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2018 Property tax prepayments not deductible - The IRS officially hates me

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  • 2018 Property tax prepayments not deductible - The IRS officially hates me

    A week late and $3700 short, the IRS has decided that I just loaned Salt Lake County $3700 interest-free for 11 months.

    https://www.irs.gov/newsroom/irs-advisory-prepaid-real-property-taxes-may-be-deductible-in-2017-if-assessed-and-paid-in-2017

    If you haven't already pre-paid 2018 property taxes, don't bother.
    Helping those who wear the white coat get a fair shake on Wall Street since 2011

  • #2
    I saw that.  Who could have imagined there'd be a lot of moving parts/consequences to a little piece of legislation like this?  As far as I can tell, the IRS has no legal foundation for this, but it's not worth fighting over a couple hundred bucks.

    Besides, technically, I prepaid before they let out their Imperial Decree, so I'm considering myself grandfathered.  And...sometimes honest mistakes happen....

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    • #3
      But if your jurisdiction accepts 2018 property tax payments, doesn’t that mean that they have been assessed? In Washington State we cannot prepay, so moot for us. But I would think in order to be able to pay any property taxes they would first have to be assessed. How else would you know how much to pay?

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      • #4




        But if your jurisdiction accepts 2018 property tax payments, doesn’t that mean that they have been assessed? In Washington State we cannot prepay, so moot for us. But I would think in order to be able to pay any property taxes they would first have to be assessed. How else would you know how much to pay?
        Click to expand...


        We paid yesterday, just a few hours before I read the missive from the IRS. I guess my wife wasted a couple of hours, and we also gave our taxing authority an interest free pre-payment of slightly north of $10,000. The upside was potentially a $4000 tax savings this year, worth the trade-off of losing the 1.5% interest over the course of nearly a year (less than $100).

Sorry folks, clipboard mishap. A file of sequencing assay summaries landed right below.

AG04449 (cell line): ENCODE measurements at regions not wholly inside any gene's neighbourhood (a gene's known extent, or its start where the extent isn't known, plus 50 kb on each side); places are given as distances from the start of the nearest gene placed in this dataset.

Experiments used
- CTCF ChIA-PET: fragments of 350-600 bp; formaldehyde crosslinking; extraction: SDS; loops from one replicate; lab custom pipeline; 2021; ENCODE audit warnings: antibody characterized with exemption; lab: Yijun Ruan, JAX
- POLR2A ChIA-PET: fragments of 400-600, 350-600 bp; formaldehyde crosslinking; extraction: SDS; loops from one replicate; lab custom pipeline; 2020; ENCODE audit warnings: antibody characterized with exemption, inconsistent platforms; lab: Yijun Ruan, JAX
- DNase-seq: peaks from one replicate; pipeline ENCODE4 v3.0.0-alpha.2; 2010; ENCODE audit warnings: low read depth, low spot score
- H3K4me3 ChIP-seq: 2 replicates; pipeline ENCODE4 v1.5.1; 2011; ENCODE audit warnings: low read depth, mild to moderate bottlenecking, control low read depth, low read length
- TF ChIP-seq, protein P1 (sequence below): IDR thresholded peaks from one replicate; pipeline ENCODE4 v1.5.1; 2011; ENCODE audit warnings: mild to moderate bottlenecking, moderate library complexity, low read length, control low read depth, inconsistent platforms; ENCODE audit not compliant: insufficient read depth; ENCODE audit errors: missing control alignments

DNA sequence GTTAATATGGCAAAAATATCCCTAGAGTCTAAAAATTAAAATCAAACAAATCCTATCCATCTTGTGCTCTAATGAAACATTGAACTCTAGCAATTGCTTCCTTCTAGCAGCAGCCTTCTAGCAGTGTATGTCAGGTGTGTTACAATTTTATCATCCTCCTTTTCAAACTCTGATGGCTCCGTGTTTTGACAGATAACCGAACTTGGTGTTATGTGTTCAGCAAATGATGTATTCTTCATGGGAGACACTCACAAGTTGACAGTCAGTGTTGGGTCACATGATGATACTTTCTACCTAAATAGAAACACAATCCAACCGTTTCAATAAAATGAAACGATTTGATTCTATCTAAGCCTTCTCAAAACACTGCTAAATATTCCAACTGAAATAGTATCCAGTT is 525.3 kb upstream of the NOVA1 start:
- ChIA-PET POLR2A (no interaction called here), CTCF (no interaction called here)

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        • #5
          I decided not to bother since in Alabama my property tax is only $1600. My state tax plus property tax equals around $10k.

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          • #6




            I saw that.  Who could have imagined there’d be a lot of moving parts/consequences to a little piece of legislation like this?  As far as I can tell, the IRS has no legal foundation for this, but it’s not worth fighting over a couple hundred bucks.

            Besides, technically, I prepaid before they let out their Imperial Decree, so I’m considering myself grandfathered.  And…sometimes honest mistakes happen….
            Click to expand...


            This is not new guidance. This has nothing to do with the recent tax reform. People bunching deductions have had to deal with these rules for many years. The IRS' has legal authority to enforce the IRC, write regulations and issue guidance.

            You could take this to the tax court ... oh wait the tax court has already ruled on this, hence the rules. So, no, you are not grandfathered, this was in effect before you prepaid.

            You are perfectly entitled to give your community an interest free loan, you just can't deduct it. Especially, since you have been given explicit guidance of the circumstances where it is and where it isn't allowed before the end of the tax year, let alone when you file.

            Some communities have announced that they may try to find a way to refund advanced payments for those who want them.